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Establishing the medium of graphic fiction as a critical resource for interdisciplinary legal studies, this collection is the first to address the intersection of comics and law. Graphic fiction has gained enormous cultural capital and academic interest over recent years.
Comics-inspired films fill our cinemas and superhero merchandise fills the shelves of supermarkets. In short, our culture is suffused with a comic-book aesthetic: as, for example, the ‘Occupy’ movement appropriates the mask of ‘V’, from the comic work V for Vendetta; and, tragically, as James Holmes’s murderous rampage through a Colorado movie theatre, seemingly sees him styling himself after Batman’s arch-nemesis, the Joker.
From mass entertainment and consumerism to political activism and violence, we are surrounded by emanations of graphic storytelling. Meanwhile, the rise of academic disciplines such as comics studies demonstrates that the medium contains much more depth than the common assumption of its simplicity and juvenility might suggest.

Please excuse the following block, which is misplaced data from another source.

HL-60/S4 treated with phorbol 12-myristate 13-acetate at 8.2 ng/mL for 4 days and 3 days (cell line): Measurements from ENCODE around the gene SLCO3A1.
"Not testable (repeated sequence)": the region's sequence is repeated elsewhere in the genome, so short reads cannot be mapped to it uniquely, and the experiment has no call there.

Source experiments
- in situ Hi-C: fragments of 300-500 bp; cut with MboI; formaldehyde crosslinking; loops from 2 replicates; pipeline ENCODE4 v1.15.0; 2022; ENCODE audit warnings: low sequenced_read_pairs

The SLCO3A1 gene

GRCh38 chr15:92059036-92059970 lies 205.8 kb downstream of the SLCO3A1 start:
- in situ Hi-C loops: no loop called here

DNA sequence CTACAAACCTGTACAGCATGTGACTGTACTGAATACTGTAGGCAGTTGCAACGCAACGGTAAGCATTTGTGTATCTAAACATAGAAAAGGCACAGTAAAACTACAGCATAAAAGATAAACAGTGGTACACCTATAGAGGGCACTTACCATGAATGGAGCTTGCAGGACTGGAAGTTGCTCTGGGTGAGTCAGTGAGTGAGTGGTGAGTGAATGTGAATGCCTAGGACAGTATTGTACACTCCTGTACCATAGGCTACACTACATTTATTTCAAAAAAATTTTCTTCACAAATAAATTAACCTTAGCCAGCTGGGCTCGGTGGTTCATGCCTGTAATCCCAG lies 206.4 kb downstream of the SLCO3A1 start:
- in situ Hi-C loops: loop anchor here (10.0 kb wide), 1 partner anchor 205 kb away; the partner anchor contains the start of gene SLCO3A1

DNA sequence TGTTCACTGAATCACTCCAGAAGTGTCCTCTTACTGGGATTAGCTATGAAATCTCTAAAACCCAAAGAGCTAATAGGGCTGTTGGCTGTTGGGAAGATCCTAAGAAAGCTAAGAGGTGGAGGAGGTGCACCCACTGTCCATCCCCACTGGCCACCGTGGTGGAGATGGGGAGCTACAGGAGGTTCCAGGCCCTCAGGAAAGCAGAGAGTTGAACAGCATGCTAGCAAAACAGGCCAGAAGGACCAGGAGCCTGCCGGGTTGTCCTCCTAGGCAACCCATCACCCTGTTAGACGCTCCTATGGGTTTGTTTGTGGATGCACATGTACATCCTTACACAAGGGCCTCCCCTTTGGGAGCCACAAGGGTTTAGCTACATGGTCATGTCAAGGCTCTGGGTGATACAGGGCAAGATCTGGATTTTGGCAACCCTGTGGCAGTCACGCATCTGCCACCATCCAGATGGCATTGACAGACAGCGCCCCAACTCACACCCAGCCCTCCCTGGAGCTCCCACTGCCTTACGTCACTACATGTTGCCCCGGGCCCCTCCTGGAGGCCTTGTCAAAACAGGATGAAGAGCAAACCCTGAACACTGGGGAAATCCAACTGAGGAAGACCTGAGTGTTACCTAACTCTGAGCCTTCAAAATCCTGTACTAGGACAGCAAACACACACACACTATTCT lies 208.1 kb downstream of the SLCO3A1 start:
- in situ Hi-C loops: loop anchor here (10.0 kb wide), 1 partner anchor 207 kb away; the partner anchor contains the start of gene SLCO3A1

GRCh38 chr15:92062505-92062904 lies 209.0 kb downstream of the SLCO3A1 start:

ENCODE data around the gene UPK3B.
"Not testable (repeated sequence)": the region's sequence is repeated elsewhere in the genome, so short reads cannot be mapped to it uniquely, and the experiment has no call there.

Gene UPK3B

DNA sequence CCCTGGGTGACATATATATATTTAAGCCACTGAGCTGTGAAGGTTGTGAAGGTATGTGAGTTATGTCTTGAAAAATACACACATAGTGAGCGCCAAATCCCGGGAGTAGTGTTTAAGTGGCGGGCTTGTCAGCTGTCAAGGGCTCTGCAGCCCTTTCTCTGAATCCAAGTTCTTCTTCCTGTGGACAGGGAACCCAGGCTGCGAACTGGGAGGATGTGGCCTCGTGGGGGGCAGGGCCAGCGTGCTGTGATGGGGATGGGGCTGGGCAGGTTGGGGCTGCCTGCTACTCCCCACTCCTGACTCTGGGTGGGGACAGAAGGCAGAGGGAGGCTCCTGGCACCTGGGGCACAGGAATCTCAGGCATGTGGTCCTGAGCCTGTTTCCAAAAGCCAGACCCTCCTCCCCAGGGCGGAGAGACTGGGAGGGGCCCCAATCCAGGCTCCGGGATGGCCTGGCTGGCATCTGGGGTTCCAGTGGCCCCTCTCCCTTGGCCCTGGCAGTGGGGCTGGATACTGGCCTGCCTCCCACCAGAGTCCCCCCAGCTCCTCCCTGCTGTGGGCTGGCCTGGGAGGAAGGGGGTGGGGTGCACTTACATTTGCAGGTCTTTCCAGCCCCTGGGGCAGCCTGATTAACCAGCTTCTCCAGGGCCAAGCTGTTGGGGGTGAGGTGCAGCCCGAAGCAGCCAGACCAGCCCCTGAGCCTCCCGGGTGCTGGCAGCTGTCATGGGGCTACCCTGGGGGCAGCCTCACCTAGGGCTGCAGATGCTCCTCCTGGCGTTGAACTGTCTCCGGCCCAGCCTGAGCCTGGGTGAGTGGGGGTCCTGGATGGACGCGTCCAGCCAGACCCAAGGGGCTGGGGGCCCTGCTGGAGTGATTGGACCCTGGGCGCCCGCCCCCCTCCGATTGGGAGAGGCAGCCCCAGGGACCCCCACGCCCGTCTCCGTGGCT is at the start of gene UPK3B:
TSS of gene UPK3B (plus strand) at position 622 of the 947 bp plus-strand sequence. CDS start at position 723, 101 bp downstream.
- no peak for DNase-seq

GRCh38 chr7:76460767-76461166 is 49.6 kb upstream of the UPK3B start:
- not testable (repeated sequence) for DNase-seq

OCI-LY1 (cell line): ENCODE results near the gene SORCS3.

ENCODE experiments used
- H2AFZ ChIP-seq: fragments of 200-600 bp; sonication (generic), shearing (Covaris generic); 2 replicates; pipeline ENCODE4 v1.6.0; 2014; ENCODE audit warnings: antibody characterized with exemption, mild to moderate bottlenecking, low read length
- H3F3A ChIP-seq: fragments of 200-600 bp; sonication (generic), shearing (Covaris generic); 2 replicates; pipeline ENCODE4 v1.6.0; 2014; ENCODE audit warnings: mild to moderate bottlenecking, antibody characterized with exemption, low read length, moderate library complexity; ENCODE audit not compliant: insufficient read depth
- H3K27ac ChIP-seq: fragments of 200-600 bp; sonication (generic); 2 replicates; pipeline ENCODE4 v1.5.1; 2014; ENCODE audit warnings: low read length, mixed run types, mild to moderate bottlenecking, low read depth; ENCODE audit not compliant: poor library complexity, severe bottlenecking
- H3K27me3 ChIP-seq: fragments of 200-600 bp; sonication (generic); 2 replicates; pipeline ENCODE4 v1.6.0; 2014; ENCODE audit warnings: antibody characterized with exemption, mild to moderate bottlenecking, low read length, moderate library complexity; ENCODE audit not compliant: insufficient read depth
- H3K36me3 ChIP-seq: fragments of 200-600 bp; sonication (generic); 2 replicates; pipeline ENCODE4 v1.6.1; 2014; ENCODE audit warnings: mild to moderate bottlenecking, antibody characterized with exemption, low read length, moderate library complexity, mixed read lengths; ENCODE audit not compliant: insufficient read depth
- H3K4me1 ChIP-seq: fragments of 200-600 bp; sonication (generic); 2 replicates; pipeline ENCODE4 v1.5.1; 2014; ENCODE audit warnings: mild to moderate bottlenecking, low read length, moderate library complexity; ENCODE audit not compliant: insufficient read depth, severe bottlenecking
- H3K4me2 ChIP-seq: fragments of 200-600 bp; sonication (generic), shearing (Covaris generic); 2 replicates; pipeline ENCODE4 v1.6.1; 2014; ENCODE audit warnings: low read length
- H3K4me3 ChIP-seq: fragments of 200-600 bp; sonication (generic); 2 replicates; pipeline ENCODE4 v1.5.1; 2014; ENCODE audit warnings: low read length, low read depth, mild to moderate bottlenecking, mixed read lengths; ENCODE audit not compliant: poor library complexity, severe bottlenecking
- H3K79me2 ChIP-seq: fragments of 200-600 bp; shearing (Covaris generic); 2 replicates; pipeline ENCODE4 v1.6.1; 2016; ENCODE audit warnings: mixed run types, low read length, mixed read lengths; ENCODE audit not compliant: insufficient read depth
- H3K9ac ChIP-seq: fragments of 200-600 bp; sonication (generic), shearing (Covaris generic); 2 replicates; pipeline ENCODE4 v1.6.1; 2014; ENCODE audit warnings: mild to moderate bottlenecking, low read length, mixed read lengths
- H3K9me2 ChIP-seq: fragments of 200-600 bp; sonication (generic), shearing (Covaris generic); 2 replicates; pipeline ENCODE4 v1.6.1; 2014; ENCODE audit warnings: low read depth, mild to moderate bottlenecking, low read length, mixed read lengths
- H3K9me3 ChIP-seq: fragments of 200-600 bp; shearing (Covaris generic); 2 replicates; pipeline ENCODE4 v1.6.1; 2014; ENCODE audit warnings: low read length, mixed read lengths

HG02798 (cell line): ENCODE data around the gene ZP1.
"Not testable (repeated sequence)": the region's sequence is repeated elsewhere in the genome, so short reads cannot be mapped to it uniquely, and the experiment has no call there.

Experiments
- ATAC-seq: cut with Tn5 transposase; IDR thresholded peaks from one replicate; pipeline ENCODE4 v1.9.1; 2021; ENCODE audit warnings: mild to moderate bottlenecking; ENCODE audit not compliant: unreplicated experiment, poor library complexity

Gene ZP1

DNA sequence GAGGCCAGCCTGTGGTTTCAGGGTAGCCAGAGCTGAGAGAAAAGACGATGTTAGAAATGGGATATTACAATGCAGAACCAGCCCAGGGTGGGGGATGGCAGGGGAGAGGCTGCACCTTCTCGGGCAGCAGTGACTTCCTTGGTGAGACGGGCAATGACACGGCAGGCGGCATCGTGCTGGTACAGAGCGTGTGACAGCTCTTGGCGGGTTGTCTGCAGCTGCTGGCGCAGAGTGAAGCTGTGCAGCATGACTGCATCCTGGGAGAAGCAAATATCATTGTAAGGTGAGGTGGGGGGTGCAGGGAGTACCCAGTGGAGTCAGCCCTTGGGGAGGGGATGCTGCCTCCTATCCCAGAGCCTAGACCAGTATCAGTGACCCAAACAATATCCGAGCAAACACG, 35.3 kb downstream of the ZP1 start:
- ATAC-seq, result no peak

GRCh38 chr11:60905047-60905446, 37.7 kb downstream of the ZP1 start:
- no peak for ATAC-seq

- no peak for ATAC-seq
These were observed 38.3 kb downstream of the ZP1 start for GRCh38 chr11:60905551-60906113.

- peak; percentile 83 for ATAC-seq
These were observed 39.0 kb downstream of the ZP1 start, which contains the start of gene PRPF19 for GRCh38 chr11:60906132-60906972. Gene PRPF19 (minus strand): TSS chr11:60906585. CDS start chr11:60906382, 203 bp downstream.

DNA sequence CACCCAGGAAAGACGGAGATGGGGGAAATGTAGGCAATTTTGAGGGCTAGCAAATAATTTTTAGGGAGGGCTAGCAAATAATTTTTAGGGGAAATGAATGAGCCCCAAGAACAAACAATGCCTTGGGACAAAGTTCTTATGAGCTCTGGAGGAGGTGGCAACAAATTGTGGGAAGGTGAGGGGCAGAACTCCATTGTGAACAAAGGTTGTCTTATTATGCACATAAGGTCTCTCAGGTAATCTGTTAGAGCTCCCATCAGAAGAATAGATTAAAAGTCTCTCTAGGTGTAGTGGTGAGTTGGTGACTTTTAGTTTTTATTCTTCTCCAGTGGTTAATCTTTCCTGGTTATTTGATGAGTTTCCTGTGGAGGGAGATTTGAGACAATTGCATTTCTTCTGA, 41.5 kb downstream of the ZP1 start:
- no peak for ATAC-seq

Against this background, comics offer an important resource for making sense of the contemporary place and role of law. Whether in their representations of lawyers and the legal system, their dystopian imaginations, their treatment of issues of justice and social order, or in their superheroic investment in the protection of the innocent and the punishment or capture of those who would harm them, like other narrative forms – literature, film, theatre – graphic fiction explores and expresses human life in all its social, moral and legal complexity.
In the context of a now well established interest in cultural legal studies, this book showcases the critical potential of comics and graphic fiction as a resource for interdisciplinary legal studies and legal theory.